Japan has argued that becoming a signatory of the convention may not protect Japanese women and their children from abusive non-Japanese husbands. According to an editorial from the Asahi Shimbun, a significant number of parental abduction cases filed in North America and Europe involve Japanese wives, and of those wives a number of them claim their husbands were abusive.
Kensuke Onuki, a prominent Japanese lawyer who handles many international divorces, was reported as saying he opposes Japan signing the convention and claims that "[i]n over 90 percent of cases in which the Japanese women return to Japan, the man is at fault, such as with domestic violence and child abuse," but admits that "domestic violence is difficult to prove."[dubious ] Attorney Mikiko Otani, an expert on family law who ultimately supports joining the Hague Convention, also expressed her reservation, saying that the convention is based on the principle of returning the child and only in very extreme violent cases has the Article 13 defense been successfully invoked. On the other hand, Colin Jones of Doshisha University, while accepting that domestic abuse defense in the convention is inadequate, nevertheless argued that if Japan signed the convention, abducting mothers would more than likely resort to this defense successfully to avoid their children being returned because Japanese family court is heavily biased in favor of the mother.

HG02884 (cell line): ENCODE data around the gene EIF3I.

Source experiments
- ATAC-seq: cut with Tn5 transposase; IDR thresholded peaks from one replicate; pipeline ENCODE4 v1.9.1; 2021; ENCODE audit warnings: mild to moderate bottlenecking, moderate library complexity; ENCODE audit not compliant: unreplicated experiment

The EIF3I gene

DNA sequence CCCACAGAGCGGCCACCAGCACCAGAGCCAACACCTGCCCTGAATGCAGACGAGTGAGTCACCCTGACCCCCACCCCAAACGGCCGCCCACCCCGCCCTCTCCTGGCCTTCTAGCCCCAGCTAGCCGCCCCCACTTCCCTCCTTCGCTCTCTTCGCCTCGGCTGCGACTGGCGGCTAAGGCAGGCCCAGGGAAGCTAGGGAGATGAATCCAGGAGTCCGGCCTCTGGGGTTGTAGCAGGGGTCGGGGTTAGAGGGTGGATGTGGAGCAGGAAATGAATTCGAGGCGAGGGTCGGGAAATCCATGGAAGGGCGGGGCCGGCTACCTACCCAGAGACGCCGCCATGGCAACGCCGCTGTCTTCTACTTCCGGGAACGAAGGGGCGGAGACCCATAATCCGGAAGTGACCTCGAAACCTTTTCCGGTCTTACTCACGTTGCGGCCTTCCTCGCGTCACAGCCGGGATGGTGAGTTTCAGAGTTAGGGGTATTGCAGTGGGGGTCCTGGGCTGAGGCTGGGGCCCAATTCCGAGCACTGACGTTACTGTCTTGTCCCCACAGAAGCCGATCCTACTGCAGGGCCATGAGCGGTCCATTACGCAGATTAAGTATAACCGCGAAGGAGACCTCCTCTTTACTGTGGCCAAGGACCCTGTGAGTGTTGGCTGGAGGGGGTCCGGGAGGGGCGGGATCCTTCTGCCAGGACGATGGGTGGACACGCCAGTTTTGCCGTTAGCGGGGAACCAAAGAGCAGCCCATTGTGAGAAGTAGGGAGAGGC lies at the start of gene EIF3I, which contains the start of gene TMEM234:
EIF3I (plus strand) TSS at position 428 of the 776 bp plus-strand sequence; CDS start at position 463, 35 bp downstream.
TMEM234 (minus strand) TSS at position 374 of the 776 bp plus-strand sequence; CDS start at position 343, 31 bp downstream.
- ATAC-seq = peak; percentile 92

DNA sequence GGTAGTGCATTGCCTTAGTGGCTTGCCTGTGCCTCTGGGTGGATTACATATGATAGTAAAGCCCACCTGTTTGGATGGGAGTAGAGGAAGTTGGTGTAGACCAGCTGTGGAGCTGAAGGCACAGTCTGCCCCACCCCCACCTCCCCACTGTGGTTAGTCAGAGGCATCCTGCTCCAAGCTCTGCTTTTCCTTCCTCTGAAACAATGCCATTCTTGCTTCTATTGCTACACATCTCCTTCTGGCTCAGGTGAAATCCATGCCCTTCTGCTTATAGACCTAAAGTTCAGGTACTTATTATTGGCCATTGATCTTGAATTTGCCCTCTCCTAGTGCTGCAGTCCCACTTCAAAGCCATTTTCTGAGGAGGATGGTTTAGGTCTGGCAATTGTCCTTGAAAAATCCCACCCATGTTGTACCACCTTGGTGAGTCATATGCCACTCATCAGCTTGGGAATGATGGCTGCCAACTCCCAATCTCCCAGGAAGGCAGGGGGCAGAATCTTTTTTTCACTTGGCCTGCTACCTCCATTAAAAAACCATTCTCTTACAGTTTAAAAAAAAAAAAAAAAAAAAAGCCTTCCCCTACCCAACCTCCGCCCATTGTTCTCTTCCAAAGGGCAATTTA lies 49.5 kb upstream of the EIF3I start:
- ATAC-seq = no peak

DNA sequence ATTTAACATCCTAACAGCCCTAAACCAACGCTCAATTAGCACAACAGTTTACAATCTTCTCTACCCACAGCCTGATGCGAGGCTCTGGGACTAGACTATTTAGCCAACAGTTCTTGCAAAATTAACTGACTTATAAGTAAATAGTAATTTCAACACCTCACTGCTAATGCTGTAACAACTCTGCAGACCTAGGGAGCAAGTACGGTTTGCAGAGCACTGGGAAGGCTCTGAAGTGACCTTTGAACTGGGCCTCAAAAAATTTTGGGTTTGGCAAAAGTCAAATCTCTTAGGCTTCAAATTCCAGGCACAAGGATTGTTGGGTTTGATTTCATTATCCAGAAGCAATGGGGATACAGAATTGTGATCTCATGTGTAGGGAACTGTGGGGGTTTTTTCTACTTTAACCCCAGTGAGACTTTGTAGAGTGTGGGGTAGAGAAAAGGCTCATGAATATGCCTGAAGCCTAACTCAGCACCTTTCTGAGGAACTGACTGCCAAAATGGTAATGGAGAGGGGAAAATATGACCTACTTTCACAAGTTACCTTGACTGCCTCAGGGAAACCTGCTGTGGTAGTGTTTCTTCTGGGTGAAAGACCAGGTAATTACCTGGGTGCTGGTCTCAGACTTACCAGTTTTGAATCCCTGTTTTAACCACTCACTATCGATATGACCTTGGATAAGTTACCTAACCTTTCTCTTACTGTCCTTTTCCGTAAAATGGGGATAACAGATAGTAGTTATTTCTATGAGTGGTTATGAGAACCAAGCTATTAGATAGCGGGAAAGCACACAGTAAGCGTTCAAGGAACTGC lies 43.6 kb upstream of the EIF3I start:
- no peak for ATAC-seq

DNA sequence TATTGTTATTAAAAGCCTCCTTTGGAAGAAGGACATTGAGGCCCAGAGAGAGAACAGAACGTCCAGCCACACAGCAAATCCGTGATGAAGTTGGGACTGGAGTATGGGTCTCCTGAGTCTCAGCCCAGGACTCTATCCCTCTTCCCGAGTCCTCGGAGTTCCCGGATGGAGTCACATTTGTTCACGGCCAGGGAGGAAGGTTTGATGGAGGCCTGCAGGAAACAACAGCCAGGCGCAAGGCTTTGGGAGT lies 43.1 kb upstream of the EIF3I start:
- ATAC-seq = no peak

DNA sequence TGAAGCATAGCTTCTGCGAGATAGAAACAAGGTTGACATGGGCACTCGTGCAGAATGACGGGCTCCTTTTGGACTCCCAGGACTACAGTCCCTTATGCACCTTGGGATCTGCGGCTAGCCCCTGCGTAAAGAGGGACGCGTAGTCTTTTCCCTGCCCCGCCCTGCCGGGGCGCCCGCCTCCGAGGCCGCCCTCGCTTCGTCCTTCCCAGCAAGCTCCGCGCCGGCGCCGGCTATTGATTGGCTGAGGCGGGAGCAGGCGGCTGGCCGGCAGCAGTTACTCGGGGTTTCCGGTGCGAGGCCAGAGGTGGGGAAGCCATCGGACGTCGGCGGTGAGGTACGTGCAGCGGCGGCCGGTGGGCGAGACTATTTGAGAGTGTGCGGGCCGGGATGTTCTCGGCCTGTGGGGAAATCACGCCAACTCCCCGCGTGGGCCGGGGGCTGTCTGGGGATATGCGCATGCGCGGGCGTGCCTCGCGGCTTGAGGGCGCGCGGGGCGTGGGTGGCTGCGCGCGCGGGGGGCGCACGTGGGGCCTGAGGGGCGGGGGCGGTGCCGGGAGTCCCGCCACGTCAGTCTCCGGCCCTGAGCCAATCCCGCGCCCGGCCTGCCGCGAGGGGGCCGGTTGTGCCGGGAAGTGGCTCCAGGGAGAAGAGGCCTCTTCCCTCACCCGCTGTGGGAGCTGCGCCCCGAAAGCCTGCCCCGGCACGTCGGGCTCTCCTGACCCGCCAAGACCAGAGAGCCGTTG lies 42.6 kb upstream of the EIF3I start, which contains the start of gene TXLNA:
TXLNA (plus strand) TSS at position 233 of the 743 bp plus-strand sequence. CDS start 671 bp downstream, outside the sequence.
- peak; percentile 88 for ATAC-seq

Domestic violence is also an issue of concern amongst signatory countries. The Special Commission of the Hague Convention stated in its report that two-thirds of the abductions are committed by the child's primary caretakers, usually mothers, and that this is "giving rise to issues which had not been foreseen by the drafters of the Convention".